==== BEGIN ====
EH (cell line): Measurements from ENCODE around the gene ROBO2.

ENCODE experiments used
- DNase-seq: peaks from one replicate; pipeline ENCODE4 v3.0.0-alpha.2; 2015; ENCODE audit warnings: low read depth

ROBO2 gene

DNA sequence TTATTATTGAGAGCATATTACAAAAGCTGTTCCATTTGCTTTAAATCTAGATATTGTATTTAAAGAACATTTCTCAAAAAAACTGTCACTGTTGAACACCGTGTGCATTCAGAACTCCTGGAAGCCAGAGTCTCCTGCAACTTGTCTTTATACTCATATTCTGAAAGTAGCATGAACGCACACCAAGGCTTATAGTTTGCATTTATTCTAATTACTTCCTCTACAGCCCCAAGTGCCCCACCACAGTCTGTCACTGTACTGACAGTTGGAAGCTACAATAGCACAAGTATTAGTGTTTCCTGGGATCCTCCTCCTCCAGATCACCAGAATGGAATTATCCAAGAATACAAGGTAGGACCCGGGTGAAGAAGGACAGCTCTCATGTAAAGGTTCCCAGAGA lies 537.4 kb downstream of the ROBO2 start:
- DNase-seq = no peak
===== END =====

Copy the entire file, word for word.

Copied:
EH (cell line): Measurements from ENCODE around the gene ROBO2.

ENCODE experiments used
- DNase-seq: peaks from one replicate; pipeline ENCODE4 v3.0.0-alpha.2; 2015; ENCODE audit warnings: low read depth

ROBO2 gene

DNA sequence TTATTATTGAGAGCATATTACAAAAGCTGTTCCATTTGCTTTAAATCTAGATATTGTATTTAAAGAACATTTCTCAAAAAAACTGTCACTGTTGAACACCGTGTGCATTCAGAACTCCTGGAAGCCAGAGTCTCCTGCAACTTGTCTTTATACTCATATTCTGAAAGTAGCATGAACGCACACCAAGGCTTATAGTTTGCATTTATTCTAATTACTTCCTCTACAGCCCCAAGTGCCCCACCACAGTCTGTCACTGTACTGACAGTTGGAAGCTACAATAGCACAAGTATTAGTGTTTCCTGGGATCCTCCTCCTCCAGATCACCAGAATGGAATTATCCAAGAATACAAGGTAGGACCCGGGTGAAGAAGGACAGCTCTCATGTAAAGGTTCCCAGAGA lies 537.4 kb downstream of the ROBO2 start:
- DNase-seq = no peak